@Alex M. I agree with what everyone has been saying about doing it right the first time but keep in mind that this will be a rental unit. You probably don't want to make everything brand new and shiny since we know that renters don't always take care of your property as well as you would. Just something to consider.
I try to avoid the older homes like that. But you really run the risk of hitting some significant costs when you start opening up walls to "clean" whats in there. Technically, most villages require that once you pull down a sizable chunk of drywall in a room(30% or more of the room), you have to update EVERYTHING in that room (i.e. electrical, plumbing, ductwork maybe). That could be one very expensive cleaning.
If you think there are some mold issues in there, then I would do it now. If its just dirt and soot or something from age, then I would leave well enough alone unless you're ok with having to rewire and/or re-plumb entire rooms or the entire home.
But that could be one HUGE rehab. And considering it looks like your initial budget was 5k, I'm not sure how much you're going to want to see your budget go to 25k.
Again, if its just one or two rooms, then maybe it makes sense. But if you're talking about opening up drywall throughout the house, I'd be cautious. Because if you do, most villages will require you to update EVERYTHING in those rooms......
@Alex M. From your post it seems as if you're looking for an excuse to "do it right".
Couple of quick points, although I've been doing this for a while, I still haven't done the 100 or 500 or 10000 houses that many on BP brag about (if you can believe them).
1. Clean the freekin' thing, now! $5 or $10/hour guys with tyvek suits, hepas vacs and chlorox make a big difference. Like taking your car to a carwash and cleaning it before you go to a mechanic, they'll think, if Alex takes care of his car/house then I will. (or flossing before going to a dentist;-)
2. Anytime I used to try and cover something up it surfaced at the worst possible moment.
3. You've got limited funds like the rest of us, use them judiciously, repair and upgrade in phases. Like @David Cline suggests
4. @Alexander Merritt that's right it's a rental. Once I decided not to sell a house in Boston that I rehabbed and rent it. After 2 years the tenants moved out and I couldn't believe the "wear and tear" I had to work on. Rehab For Sale and rehab For Rent are very different, you could go to Open Houses and call your rentals competition to see what you're up against.
PS You could also find where your former Tenants moved and bring them some of the things they left behind...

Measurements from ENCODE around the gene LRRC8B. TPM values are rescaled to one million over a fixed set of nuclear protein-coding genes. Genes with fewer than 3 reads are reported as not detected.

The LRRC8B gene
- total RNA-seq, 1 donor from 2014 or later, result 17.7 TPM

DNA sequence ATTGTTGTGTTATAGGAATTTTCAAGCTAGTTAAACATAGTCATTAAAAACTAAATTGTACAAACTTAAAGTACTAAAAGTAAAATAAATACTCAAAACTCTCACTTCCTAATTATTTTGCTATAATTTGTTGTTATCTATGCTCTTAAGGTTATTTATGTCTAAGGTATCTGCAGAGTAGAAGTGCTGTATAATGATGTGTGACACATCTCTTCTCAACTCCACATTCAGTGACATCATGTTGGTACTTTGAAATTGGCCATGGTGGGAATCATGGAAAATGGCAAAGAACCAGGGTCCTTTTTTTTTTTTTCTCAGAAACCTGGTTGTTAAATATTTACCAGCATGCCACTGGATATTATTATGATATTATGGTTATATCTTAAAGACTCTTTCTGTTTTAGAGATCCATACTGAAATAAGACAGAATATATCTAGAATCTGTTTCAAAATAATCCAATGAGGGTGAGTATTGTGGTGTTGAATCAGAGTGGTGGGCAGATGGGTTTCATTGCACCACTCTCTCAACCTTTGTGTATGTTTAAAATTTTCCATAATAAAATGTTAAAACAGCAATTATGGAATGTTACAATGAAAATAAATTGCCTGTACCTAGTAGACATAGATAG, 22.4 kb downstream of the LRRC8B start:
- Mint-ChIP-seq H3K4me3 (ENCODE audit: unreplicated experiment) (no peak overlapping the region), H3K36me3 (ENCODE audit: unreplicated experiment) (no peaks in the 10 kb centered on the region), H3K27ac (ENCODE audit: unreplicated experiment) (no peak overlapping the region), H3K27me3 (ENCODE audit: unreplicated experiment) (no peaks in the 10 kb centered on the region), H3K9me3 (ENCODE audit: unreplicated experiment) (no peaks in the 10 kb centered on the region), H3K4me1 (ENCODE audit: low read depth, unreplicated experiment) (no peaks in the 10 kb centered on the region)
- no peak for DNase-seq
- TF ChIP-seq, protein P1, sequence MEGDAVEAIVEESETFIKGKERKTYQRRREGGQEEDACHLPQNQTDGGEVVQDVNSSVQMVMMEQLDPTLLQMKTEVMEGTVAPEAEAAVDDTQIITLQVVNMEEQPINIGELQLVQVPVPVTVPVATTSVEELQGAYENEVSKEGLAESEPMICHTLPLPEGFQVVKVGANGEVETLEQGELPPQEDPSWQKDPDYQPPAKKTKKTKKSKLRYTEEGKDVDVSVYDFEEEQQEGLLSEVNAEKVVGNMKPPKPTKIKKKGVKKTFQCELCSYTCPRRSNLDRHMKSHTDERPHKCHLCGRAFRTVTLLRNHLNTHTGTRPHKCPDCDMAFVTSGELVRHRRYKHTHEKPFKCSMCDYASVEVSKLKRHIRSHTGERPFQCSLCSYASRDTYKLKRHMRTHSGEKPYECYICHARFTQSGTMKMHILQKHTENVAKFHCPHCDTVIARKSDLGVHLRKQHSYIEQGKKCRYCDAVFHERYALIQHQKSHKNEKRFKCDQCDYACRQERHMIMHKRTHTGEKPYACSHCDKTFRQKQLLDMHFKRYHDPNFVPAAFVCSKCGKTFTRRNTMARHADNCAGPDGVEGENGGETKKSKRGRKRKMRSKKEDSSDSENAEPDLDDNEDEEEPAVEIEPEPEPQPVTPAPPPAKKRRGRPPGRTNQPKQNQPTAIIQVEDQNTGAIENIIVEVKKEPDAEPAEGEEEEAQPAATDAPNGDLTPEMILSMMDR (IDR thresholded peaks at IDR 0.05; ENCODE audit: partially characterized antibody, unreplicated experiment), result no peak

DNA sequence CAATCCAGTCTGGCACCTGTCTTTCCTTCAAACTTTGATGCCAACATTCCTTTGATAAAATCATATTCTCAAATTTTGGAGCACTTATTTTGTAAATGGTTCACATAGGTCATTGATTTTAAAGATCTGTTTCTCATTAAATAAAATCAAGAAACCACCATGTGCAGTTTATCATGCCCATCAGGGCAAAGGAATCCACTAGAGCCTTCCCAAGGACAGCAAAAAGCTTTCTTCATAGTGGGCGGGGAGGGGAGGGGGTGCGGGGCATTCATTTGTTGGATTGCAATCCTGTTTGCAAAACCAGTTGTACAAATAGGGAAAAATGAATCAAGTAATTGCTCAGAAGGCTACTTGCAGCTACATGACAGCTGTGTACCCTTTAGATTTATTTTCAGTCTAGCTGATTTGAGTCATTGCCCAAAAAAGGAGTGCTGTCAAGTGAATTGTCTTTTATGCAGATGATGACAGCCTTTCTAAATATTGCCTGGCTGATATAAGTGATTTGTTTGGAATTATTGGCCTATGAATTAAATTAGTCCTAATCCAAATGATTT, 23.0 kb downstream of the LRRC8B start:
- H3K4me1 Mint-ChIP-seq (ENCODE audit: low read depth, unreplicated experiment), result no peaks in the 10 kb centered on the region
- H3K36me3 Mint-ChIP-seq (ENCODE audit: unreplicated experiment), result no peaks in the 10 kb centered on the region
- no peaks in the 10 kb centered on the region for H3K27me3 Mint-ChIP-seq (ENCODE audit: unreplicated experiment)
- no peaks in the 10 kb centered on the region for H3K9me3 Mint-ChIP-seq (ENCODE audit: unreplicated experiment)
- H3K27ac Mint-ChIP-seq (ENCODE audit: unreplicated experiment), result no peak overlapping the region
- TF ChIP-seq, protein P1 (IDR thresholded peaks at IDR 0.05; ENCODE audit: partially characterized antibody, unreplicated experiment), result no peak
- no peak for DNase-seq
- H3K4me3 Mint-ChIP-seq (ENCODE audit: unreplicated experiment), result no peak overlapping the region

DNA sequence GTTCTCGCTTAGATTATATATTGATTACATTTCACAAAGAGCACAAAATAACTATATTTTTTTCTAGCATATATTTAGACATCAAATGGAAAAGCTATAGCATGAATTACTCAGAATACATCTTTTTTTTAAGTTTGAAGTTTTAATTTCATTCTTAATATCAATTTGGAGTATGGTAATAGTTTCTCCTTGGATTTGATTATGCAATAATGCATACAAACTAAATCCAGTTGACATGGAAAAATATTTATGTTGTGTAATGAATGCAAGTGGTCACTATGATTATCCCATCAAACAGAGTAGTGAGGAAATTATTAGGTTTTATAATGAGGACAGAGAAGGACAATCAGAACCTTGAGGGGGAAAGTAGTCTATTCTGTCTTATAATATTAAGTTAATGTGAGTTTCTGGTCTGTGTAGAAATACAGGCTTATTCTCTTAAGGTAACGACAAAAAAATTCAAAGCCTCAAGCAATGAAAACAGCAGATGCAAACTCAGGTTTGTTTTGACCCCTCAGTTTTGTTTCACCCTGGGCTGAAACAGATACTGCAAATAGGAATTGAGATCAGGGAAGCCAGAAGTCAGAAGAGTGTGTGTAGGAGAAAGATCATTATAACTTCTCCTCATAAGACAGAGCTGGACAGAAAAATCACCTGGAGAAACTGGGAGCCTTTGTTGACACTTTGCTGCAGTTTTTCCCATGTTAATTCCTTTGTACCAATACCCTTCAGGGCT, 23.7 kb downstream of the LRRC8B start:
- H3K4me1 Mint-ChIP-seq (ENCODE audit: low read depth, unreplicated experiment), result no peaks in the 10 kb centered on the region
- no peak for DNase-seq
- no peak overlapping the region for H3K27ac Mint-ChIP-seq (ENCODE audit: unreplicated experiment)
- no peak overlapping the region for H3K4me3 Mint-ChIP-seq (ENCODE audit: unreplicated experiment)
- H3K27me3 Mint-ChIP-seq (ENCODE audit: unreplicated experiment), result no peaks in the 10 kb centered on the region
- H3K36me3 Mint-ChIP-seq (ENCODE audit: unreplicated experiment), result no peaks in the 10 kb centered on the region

@Alex M. Hey Alex, I'm new to the site and relatively new to RE Investing having only completed one rental rehab and working on my second currently. What I'm going to say only applies if you have or will pull a permit for your repairs. If not then disregard what I say below.
Something that I'm running into now that you should also consider is the local building codes (If you are pulling a permit for your rehab). I don't know exactly where your property is located, but I'm working on a property out in Chester County right now and dealing with the building code and inspector my # 1 hassle and # 1 cost. The township I'm working in requires that If I pull any wall down, I have to put in fire blocking in every soffit/joist in that wall before replacing the drywall. I have several old plaster walls that are cracked, warped and have holes and old stick on brick and tile. I want to pull all of these down and put new drywall up but my contractor reminded me that it will add a couple hrs of labor and material for each section of wall I pull down just to put in fireblocking.
Also another code issue in my area is that if you touch more than 50% of the house then it becomes a "whole house" remodel which then negates any grandfathered things that are not up to code. Which basically means the inspector may require you to update everything in the house to current code which in some cases is virtually impossible or may cost signifant money that you weren't planning to spend. In any case, good luck with the rehab
On the bright side, you never know what kinds of treasures you may find behind those walls or under those floors. When I lived in Pittsburgh years ago I read an article in the Post-Gazette about a couple who had bought a rundown house that was 150+ years old. During the rehab, they uncovered some early American artifacts that fetched quite a lot of money at auction.
@Alex M. Once you open it up, you will be required (depending on where you live) to upgrade everything: electrical, insulation,etc. It's a lot of work and cost to rehab a 140 yr old house but your instincts are right and I applaud your desire to do a good job.
One thing in your favor is that it's a small house. Is it "Historic"? Though it's true that a rehab to rental is generally different, in this case I'd say try to make it look as original and authentic as you can (trim, flooring,etc). Many people love living in older houses and if it's fixed up nicely, it could bring very good rent.
Good luck with it!